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Guide To Australian Shepherd Training & Care

Is An Aussie Right For Me?

(22310, VA)

I am 12 years old and considering getting an Aussie next summer. My parents are open to the idea but have a few concerns. I agree with their concerns and have a few of my own. I would like to get the opinion of people with first-hand knowledge.

1. How would my current dog react? (she would be 3 1/2 on the proposed date for an Aussie)

2. What about college? Would my parents be stuck with my dog during college, or would I have to find an Aussie-friendly place?

3. Would I have the time for an Aussie? I currently have about 1-1 1/2 hours of homework, and 7 hours in school, plus about 1/2 an hour of chores.

4. I would get the puppy during the summer, so I could be with it all day for 2 months, but then who would watch the puppy?

5. I've looked at breeders near me, but most of them are 5+ hours away. Do you know any good breeders near northern Virginia?

Comments for Is An Aussie Right For Me?

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by: Jan

You post some good questions. Take these into consideration. You will be in High School in 2 to 3 years opening up more socialization opportunities are you willing to give these up in order to spend time with your dog? Aussies are a lot of work. I got my Aussie because my cousin put school fun before the dog. As far as college that's something you will have to work out with your parents. Off campus housing may allow you to have a dog, who knows. Just realize Aussies live between 12-15 years. At 12 are you ready for that kind of commitment? Good luck

Better to wait
by: Anonymous

I would say wait till you are done with school and college. College could take up a lot of your time, you could be in school up to 6 days a week with a lot of work. Its better to wait till all the is done and over with. Aussies have a lot of energy and need to be out doing high energy things for sometimes 2-3 hours a day. Along with mind games, as they are smart. If not they can get super crazy. Aussies are a working breed and need a job. They cant just be left alone in a house all day to do nothing. You are young, you have a long time ahead of you, so just wait till you are done. Get all your ducks in a row then get a dog. Even a puppy is a lot of work. As you have the house brake them, teach manners, walking manners... etc. This takes a lot of hours. If your parents work, they may not have the time to deal with a new puppy.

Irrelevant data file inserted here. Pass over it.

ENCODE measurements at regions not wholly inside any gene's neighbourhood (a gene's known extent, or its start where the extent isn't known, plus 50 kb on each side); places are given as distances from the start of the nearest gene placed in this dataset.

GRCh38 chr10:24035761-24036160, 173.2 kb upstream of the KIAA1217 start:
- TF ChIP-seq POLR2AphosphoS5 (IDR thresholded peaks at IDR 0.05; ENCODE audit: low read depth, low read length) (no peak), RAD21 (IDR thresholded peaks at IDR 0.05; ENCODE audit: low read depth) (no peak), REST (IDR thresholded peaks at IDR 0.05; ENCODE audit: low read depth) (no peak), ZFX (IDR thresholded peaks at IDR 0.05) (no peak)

by: Shannon

Those are all great questions and it is good that you are thinking about them now.

I will say that although I grew up with family dogs, I got MY first dog at the end of my sophomore year in college. I moved off campus into a shared house to allow for a dog, since most campus housing does not allow dogs. You definitely need to think about the social element and how many activities you plan to be involved with in both high school and college. I was on the swim team and a member of a local sorority, and managing all of that with a dog to consider meant often deciding which activities *needed* to be done versus which I just wanted to do. 4am workouts? Necessary to be on the team. Swim team bonding camping trip? Not a necessity. Fortunately I am not an overly social person to start with, and enjoyed staying home with my boy more than taking part in unnecessary activities. You will need to do some soul searching to see where you fall on that scale though.

As far as your other dog and if you will have enough quality time with your dog, I would advise you to get your affairs in order to guarantee at least one weekly training class (with a trainer, outside of the home) for the first year of your new dog's life. This will help you two bond, and will also teach valuable socialization for the home environment.

Is An Aussie Right For Me
by: Anonymous

I congratulate you on your insightful questions. We are older retired owners of Aussies three times. We got our present red merle girl after having two black tri girls. This Aussie has an entirely different temperament and needed more exercise, training, and activities than our previous dogs that were more mellow and not as high strung although still requiring lots of activity. Fortunately, we had time and resources to train Jodi adequately before I had a serious auto accident and could no longer walk or dog park her. We have enough property and people around to play with her and exercise her. That is what you have to weigh when you are in school or your parents cannot fill in for your training and exercising your puppy.

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